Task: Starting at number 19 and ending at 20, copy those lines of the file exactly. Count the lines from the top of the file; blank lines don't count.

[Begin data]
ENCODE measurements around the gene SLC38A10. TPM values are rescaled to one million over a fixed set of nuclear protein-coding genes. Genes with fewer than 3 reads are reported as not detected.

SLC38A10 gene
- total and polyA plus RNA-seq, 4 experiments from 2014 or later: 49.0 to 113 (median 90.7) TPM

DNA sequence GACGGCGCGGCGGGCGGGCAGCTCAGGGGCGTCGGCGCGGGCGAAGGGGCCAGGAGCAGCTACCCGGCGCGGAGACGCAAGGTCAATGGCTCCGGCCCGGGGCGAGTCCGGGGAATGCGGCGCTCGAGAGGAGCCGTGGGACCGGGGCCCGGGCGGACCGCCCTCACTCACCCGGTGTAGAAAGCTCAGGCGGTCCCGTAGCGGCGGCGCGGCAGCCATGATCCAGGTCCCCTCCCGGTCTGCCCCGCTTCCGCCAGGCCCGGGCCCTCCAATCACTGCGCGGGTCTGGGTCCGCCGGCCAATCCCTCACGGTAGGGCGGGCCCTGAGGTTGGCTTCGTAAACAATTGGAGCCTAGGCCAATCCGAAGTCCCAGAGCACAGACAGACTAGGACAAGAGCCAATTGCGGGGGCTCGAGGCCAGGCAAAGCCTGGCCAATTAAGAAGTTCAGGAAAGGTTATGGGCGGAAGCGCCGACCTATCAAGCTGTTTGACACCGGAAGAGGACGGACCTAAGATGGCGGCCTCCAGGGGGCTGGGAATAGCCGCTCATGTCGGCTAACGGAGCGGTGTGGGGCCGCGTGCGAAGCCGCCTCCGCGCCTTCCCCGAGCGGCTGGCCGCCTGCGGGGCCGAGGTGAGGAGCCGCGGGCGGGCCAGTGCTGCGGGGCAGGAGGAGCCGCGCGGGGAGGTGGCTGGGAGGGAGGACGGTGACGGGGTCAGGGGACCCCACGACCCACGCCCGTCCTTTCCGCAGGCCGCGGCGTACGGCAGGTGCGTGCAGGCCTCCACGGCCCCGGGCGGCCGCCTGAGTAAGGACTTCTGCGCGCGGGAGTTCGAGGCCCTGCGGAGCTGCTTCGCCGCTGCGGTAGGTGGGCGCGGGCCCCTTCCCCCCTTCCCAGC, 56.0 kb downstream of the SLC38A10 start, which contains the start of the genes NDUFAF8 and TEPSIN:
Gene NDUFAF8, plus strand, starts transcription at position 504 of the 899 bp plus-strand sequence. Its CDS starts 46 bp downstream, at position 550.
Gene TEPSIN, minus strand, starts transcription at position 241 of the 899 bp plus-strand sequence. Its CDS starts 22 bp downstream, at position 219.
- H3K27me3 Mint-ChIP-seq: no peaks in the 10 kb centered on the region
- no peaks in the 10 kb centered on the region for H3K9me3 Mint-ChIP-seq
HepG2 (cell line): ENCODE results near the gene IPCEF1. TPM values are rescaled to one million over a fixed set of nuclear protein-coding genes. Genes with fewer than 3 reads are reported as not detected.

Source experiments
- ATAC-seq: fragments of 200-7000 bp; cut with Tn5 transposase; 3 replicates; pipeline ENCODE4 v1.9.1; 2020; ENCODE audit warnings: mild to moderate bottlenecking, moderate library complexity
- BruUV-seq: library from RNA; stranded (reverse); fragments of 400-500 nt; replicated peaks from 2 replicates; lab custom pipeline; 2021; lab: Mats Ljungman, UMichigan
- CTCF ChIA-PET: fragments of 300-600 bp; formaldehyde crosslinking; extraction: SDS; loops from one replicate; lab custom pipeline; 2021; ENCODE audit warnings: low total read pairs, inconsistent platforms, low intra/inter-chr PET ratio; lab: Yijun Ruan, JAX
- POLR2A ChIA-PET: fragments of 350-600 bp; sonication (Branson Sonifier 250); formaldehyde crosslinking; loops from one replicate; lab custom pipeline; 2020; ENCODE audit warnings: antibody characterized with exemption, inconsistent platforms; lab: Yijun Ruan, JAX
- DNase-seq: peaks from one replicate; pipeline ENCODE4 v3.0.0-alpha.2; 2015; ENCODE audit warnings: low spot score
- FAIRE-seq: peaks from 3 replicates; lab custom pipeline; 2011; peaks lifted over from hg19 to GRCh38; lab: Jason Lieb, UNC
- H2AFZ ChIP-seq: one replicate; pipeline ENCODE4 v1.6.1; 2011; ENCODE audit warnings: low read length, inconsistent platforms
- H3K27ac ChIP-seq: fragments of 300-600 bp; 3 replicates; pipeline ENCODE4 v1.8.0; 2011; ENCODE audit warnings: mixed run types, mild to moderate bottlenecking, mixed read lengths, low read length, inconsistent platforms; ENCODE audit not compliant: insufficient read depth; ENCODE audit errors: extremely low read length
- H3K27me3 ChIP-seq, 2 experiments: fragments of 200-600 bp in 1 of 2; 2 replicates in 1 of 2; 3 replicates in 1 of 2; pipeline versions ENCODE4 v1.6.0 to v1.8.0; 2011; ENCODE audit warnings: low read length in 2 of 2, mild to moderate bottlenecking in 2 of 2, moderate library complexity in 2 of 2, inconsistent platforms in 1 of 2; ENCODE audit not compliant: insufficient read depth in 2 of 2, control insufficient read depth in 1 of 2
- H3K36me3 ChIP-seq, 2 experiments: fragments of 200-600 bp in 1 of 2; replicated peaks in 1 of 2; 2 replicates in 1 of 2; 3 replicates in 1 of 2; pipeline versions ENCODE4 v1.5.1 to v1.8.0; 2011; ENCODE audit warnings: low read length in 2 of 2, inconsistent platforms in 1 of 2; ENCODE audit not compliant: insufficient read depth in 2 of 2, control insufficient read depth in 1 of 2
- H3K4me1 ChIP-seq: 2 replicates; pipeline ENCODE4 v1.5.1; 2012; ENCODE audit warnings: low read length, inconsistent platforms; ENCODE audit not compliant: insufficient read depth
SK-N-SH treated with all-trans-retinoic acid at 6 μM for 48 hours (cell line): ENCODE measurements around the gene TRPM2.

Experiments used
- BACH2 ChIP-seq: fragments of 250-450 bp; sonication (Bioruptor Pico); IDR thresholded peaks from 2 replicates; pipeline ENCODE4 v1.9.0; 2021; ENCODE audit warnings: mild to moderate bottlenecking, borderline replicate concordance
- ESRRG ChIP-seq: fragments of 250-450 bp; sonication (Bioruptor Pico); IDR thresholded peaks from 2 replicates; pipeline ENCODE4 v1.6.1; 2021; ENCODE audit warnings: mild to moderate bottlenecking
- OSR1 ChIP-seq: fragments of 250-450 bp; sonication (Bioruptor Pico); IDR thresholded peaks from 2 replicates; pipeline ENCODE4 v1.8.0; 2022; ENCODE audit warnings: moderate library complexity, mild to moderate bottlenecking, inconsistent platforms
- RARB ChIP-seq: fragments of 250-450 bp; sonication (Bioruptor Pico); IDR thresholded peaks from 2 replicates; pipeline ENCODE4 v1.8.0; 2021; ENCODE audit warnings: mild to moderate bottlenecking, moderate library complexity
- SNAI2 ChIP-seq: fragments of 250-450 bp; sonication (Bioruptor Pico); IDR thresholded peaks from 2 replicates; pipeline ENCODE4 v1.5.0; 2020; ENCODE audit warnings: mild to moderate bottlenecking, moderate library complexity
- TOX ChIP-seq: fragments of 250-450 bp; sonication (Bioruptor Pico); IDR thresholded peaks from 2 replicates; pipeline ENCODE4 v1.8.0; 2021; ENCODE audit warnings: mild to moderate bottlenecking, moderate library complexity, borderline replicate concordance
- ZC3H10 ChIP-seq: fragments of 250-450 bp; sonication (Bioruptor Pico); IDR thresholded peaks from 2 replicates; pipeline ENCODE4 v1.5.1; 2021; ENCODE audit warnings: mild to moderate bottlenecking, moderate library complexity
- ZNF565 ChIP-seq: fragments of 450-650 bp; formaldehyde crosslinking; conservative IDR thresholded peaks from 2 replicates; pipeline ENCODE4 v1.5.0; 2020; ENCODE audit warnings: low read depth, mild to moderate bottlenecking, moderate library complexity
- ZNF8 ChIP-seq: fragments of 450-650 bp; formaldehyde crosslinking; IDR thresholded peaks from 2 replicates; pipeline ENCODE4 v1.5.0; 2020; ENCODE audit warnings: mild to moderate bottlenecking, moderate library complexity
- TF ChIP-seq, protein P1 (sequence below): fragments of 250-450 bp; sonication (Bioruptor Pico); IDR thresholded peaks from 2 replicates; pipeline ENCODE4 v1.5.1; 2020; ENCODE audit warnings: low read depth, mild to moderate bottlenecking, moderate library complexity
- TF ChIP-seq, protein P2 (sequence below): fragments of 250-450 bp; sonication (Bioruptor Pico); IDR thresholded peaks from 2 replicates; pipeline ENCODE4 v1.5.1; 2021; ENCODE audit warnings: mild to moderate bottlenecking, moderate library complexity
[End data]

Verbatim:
- H3K27me3 ChIP-seq, 2 experiments: fragments of 200-600 bp in 1 of 2; 2 replicates in 1 of 2; 3 replicates in 1 of 2; pipeline versions ENCODE4 v1.6.0 to v1.8.0; 2011; ENCODE audit warnings: low read length in 2 of 2, mild to moderate bottlenecking in 2 of 2, moderate library complexity in 2 of 2, inconsistent platforms in 1 of 2; ENCODE audit not compliant: insufficient read depth in 2 of 2, control insufficient read depth in 1 of 2
- H3K36me3 ChIP-seq, 2 experiments: fragments of 200-600 bp in 1 of 2; replicated peaks in 1 of 2; 2 replicates in 1 of 2; 3 replicates in 1 of 2; pipeline versions ENCODE4 v1.5.1 to v1.8.0; 2011; ENCODE audit warnings: low read length in 2 of 2, inconsistent platforms in 1 of 2; ENCODE audit not compliant: insufficient read depth in 2 of 2, control insufficient read depth in 1 of 2